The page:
By Brian Cazeneuve
July 06, 2010

In its first major tournament without official status as an event on the upcoming Olympic calendar, the U.S. softball team roared through the competition to win the world championship on Friday in Caracas, Venezuela, beating Japan, 7-0, in the gold-medal game. The U.S. team won all 10 of its contests, outscoring opponents 95-6 during the tournament and avenging a loss at the Beijing Olympics to the Japanese, who won the Olympic gold medal by beating them, 3-1, in the final game in 2008. Softball and baseball were dropped from the Olympic program beginning in 2012. Rugby and golf were added for the 2016 Games in Rio, though softball, baseball and other sports will have chances to get back in during subsequent years as the International Olympic Committee tries to update its program. The lack of parity at the top of the sport was one of the reasons cited by IOC members as a need to remove softball from the Games. The U.S. team has now won seven straight world titles since 1986 without surrendering a run in any of the final games. Japan has three straight silver medals, also dropping 1-0 and 3-0 decisions in 2002 and 2006. Alia Haber led the U.S. team with 11 hits, including six doubles, in 18 at-bats during the tournament. Cat Osterman and Monica Abbott combined on the shutout in the final game. Osterman had struck out 12 and allowed one hit in a 4-0 victory against Japan earlier in the tournament.

David Oliver tied Dominique Arnold's U.S. record of 12.90 seconds in the 110-meter hurdles on Saturday at the Prefontaine Meet in Eugene, Ore. The reigning bronze medalist in the event at both the Olympics and world indoor championships, Arnold took the lead at the fourth hurdle in Eugene and easily outpaced the field. Ryan Wilson, the No. 2-ranked hurdler in the U.S. this season, finished second in 13.16 seconds. It has been a strong comeback season for Arnold, the former wide receiver from Howard University who missed much of the 2009 campaign because of a strained calf. He has already beaten Cuba's Dayron Robles and China's Liu Xiang in separate meets this season.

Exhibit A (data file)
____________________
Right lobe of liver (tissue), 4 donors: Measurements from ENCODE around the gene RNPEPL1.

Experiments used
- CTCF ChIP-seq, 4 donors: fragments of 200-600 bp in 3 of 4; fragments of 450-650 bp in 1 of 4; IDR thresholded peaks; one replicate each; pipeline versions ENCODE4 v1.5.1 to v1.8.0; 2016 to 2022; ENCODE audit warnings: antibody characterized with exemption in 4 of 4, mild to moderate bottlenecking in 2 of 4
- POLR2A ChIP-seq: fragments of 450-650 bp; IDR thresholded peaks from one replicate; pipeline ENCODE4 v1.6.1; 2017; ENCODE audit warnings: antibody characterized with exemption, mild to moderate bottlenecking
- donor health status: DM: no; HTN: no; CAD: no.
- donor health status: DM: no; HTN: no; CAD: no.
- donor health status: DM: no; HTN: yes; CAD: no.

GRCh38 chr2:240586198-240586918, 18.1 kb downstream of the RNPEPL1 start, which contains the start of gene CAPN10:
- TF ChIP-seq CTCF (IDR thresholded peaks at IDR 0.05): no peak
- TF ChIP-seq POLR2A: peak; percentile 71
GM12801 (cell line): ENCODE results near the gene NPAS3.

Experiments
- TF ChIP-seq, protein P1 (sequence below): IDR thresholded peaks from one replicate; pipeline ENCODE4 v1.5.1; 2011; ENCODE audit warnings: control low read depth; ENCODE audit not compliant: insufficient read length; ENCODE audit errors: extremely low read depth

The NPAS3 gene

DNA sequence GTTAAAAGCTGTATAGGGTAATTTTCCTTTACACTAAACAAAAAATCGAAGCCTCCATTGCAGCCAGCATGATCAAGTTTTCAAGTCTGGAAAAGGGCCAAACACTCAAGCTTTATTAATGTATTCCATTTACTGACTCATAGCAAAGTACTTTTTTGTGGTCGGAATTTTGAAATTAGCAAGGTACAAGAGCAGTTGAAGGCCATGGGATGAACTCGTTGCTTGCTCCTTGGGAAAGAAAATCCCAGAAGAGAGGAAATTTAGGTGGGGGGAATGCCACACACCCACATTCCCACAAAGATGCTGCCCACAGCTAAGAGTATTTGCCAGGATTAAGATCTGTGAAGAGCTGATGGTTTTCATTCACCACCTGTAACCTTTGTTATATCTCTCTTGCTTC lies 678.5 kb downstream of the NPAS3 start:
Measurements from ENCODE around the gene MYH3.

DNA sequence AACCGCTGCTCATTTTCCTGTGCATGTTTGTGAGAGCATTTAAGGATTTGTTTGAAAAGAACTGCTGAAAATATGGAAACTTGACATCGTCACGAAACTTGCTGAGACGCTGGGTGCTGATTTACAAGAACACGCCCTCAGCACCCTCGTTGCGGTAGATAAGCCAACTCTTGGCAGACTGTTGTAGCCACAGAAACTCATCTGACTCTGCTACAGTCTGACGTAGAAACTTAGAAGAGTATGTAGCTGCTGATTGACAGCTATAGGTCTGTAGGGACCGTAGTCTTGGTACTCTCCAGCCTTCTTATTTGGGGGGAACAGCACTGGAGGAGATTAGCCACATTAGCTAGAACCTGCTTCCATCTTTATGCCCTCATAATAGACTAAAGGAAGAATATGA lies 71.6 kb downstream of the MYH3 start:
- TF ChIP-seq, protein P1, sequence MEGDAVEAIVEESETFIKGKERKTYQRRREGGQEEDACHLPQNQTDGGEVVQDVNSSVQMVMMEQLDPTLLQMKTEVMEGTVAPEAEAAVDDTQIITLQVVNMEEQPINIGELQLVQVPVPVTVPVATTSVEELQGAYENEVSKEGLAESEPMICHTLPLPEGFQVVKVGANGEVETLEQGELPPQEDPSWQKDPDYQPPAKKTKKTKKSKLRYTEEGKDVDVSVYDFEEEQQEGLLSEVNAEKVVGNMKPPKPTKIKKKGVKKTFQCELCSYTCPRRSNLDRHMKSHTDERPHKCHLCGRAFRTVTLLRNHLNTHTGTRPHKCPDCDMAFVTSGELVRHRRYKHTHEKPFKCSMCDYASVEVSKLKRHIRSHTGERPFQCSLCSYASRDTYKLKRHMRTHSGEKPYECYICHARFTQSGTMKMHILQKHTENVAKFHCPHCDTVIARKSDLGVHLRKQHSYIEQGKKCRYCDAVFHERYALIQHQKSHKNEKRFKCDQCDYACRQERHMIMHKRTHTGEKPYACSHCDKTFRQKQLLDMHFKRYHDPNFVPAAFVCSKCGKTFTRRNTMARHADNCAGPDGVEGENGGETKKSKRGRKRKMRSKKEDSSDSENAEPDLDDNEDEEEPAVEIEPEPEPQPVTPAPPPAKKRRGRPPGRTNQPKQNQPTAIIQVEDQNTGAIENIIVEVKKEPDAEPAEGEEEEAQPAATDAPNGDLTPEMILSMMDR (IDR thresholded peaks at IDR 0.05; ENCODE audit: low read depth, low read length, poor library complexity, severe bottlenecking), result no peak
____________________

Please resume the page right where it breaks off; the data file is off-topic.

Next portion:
• With the World Cup heading toward its final games, South African officials are already looking ahead at what could be a potential bid for the country to host the 2020 Olympics. The country's president, Jacob Zuma, is expected to meet with IOC President Jacques Rogge at the final in Soccer City this weekend. No African city has hosted an Olympics, although the committee's selection of Rio in 2016 is a further indication that the IOC wants to add greater global diversity to the staging of the Games. Rogge has been publicly encouraging an African city to bid and Namibian sprinter Frankie Fredericks, an Olympic medalist and member of the IOC's executive board, said last year that a successful World Cup should compel the South African IOC to aim for the next Games that will be selected in 2013. Other African cities have bid for the Games before. Cape Town was among the three finalists considered for the 2004 Games that were ultimately awarded to Athens. Cairo bid for the Games four years later, but did not make the group of four finalists. Possible bids for 2020 are also expected from among Tokyo, Madrid, Rome, Budapest, Istanbul and Dubai. New Delhi and Auckland have also been named as possibilities, though sports officials in India and New Zealand have expressed reservations about costs and logistics.